Starting a couple days ago, the temperature has been steadily dropping. The thermometer I bought at a comfortable 27 degrees is on a downward spiral to the wrong end of the scale. When I stop at a toll both, I realize how ruined my hands are. They’re frozen into the shape of the grip, and it takes a few minutes to grasp the three kuai the attendant waits for. I own a pair of those gigantic arm condoms that motorcycle drivers use in the winter, but I haven’t been able to bring myself to use them. The few times I’ve tried, I’ve felt clumsy, my fine-motor skills dulled and restricted. I need to see my hands in motion, the shine of the clutch and brake, and have quick access to the horn. I’ve removed them within minutes on each aborted attempt. I try to press on. I sing disco songs at the top of my lungs, screaming like a banshee through the fields of Gansu. The Undisputed Truth’s chart-bottoming hit ‘Sandman’ makes head-down farmers pop up like gophers. They’re probably scared for their life. I tough it out for a few hours, and then I can feel it in the bones of my fingers. Fine, okay, you win, I’ll wear the leather condom. Peer pressure. Even he is wearing gloves.
I’ve heard a lot of great things about the scenery of southern Gansu province, into which I cross today. It’s true, it’s beautiful, pine-covered hills and terraced fields. I liked it also when it was called Shaanxi, or Hubei. But winter here comes early. The fields have already been harvested, and the patchy expanses of empty land make the hills look mangy and patchy when they poke out of the fog. I wonder if the mountains and fields ever end. I fantasize about the Tibetan plateau rising sharply up in the west, somewhere ahead of me, putting an end to the repetition once and for all.
It’s another gray day; the sun is busy somewhere else. Without it, the driving is a bit disorienting. There’s no anchor to determine direction or time. The day seems to last forever, a long, long drive through a tunnel of grayness. The scenery is fuzzy and faded. It’s perpetually twilight, or dawn, and except for the kilometers realistically rolling over the odometer, it could be a dream. The towns become fewer and farther between, and smaller when they do appear. The population here is thinning, and the drying foodstuffs enormous.
For all of the corn I’ve seen being grown, picked and dried, I don’t see the influence on the local food. Perhaps it’s animal feed, ground into meal and sold, or turned into starch. At 300 km/h a day, I could also be missing it. I don’t pretend to be seeing more than the very surface of the places I’m visited. Hopefully a more knowledgeable reader can answer the question of where the hell all this corn goes.
Inspiration comes from an unlikely place today, the road signs. I stand somewhere between Chengdu, the capital of Sichuan, and Lanzhou, the capital of Gansu. I see signs for both today, and it’s a happy reality check. As many stories as I’ve heard or words I’ve read about them, they still retain the aura of exotic, far-off places, well-removed from my insular Shanghai life. To see an arrow, a real distance, and the literal fork in the road that will take me to either makes them tangible. It gives me a premature sense of accomplishment; I’m now three weeks from Shanghai. Tibet is closer than Huangshan. I’ve covered some ground, and when the days driving is done today, I’ve got 3300 km on this trip. The stop for the night is Tianshui, an old Silk Road trading town come anonymous industrial sprawl.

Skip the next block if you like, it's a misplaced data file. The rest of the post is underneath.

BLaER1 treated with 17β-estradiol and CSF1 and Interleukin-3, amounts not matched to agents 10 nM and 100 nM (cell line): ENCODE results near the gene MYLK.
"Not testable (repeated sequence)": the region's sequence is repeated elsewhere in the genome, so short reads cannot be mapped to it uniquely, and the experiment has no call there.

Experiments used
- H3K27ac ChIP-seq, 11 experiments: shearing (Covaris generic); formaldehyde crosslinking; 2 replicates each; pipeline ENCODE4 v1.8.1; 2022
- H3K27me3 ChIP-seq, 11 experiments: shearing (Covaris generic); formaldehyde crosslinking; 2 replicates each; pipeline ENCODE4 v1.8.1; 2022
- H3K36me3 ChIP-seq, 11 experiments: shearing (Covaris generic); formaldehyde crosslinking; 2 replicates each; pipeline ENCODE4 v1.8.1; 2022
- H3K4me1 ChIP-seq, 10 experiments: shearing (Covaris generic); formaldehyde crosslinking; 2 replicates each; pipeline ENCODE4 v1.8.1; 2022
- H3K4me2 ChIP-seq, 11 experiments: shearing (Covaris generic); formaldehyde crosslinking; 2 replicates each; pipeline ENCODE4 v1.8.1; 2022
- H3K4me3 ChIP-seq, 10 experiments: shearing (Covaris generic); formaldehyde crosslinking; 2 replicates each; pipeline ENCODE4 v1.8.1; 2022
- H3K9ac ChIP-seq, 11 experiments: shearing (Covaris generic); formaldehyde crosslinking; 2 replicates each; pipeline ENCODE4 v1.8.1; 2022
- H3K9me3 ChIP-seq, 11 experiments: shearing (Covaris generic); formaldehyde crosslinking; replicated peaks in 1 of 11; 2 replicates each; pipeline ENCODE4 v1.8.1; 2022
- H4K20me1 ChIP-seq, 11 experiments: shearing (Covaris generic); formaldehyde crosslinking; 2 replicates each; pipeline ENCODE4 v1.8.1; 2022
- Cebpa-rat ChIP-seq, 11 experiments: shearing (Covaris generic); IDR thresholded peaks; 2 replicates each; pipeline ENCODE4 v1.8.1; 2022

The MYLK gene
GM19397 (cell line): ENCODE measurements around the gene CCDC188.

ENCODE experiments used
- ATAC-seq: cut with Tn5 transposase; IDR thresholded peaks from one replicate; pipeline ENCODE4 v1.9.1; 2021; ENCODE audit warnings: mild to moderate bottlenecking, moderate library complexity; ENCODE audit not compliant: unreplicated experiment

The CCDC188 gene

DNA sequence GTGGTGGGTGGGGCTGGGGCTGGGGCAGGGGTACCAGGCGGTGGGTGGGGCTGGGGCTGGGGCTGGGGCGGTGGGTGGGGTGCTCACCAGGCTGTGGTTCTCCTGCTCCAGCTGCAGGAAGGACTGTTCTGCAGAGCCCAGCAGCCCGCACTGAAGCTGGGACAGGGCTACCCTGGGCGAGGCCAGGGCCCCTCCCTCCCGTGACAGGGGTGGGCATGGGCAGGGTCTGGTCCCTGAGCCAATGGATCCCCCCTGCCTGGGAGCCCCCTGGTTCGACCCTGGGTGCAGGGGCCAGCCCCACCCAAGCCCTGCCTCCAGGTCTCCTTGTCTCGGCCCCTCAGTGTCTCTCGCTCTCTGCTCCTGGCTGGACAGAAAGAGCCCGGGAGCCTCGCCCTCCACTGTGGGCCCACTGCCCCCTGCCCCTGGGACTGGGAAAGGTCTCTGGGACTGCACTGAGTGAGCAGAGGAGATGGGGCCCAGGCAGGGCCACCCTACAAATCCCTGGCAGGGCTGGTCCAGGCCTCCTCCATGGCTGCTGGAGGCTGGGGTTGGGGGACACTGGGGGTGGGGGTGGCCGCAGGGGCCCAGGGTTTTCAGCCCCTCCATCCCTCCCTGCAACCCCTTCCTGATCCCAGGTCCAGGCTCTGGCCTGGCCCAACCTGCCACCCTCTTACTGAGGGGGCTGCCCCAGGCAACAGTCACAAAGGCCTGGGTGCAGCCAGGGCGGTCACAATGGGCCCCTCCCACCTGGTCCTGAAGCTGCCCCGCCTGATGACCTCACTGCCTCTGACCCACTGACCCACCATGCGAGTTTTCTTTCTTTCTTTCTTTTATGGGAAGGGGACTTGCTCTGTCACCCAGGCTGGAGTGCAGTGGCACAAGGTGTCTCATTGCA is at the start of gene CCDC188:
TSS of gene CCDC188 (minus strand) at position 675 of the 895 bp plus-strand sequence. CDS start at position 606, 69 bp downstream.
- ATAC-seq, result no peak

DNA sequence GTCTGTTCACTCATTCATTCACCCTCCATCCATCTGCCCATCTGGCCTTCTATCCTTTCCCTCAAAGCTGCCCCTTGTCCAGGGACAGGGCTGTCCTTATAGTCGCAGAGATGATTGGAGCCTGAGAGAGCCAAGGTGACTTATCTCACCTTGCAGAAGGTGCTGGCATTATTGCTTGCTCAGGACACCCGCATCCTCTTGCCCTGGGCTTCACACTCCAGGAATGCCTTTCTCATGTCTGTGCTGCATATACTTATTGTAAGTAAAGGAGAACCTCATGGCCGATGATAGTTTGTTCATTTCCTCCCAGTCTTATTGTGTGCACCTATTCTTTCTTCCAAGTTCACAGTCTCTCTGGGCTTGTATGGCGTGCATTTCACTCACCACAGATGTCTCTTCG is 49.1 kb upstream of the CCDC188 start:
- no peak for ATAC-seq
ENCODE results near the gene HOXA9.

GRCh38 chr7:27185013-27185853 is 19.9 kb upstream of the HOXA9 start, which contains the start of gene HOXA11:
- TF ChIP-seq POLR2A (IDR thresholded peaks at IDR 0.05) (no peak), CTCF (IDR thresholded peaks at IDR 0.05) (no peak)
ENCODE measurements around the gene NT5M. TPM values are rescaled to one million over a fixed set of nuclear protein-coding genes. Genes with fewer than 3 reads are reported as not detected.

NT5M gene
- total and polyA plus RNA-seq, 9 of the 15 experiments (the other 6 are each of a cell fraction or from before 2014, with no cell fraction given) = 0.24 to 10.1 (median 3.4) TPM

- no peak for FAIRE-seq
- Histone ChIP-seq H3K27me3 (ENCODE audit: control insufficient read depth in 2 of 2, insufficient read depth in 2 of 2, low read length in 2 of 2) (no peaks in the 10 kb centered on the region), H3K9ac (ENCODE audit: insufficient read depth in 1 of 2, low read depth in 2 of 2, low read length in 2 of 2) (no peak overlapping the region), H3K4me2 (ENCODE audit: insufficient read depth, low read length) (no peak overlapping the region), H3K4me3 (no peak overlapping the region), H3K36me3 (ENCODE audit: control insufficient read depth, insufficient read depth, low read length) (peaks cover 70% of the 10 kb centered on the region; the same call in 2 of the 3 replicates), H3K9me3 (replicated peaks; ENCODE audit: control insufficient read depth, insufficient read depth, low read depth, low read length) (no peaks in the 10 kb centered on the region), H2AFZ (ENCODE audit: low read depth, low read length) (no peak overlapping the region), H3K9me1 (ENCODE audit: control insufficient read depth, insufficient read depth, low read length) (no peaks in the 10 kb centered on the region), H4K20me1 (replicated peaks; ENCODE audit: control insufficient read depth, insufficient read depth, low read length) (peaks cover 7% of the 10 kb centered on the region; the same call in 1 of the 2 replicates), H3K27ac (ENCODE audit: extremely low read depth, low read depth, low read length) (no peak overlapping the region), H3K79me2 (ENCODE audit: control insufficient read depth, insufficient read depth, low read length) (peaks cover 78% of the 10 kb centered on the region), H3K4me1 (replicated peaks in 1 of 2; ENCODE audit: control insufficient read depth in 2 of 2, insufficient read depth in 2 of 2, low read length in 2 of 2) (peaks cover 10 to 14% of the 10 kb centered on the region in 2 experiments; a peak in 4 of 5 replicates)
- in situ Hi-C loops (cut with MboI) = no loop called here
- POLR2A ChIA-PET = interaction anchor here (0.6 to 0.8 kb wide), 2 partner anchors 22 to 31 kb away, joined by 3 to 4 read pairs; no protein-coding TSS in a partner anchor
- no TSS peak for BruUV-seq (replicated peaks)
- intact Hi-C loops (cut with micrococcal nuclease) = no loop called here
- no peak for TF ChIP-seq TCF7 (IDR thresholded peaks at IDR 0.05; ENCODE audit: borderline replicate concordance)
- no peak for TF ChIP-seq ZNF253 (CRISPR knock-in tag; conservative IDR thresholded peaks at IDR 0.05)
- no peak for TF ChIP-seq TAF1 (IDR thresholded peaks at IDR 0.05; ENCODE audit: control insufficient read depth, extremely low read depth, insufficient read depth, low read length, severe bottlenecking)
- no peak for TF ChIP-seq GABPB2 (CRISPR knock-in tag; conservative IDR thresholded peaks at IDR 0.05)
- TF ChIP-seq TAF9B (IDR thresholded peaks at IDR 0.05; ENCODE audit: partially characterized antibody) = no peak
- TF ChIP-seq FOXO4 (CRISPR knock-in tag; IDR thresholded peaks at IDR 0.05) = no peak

COLOR: GREASE BLACK / ROCK BROWN
Anxiety and anticipation wake me up early today. From here, Xining is only two or three days away, and I want to get moving. But my guidebook is persistent that one of the best sights of eastern Gansu is in my backyard this morning, and I debate whether or not to take a break to see the Buddhist grottoes of Maiji Shan, “Wheatstack Hill”. Forty five minutes later, any reservations I had about losing a day of riding are erased. A bald, exposed cliff juts 200 m up out of the forest, with gigantic Buddhas carved into the face, and stairways cling to a rock face. They make an irregular pattern of straight lines, a bit like an Etch-a-Sketch drawing. It’s still early morning, cold and drizzling outside, and I have the entire place to myself. It’s exactly how you’d want something like this to be, free of all the kitschy souvenir salespeople imploring you to buy postcards and things hanging on red strings. I spend an hour climbing stairs to peer into the 1300+ year carved niches and rooms, full of beautiful statues and frescoes. Though the new concrete platforms are sunk 50 m into the mountain, I’m still nervous ascending/descending the steep corridors. My guide explains that for the 1400 years leading up to 1976, the stairs were wooden, too dangerous for even the Red Guards to climb and destroy. Much of the original paint is still vivid and colorful, most statues intact, and I don’t blame them at all. It’s great. Occasionally, guidebooks are right.
Riding out of Shiyan, I promised myself I’d stop writing stories about mechanics. So Day 22 ends here, without another repetitive anecdote of thick black grease, curious onlookers, blown tires and more ridiculously friendly people. Tomorrow is Lanzhou, the end of the ride is getting clearer and clearer and I’m stoked. I want to ride. Jam pony.
Also on Shanghaiist
Santo Chino Motorcycle Ride: Report No. 5
Santo Chino Motorcycle Ride: Report No. 4
Santo Chino Motorcycle Ride: Report No. 3
Santo Chino Motorcycle Ride: Report No. 2
Santo Chino Motorcycle Ride: Report No. 1
Interview: Christopher St. Cavish, motorcycling philanthropist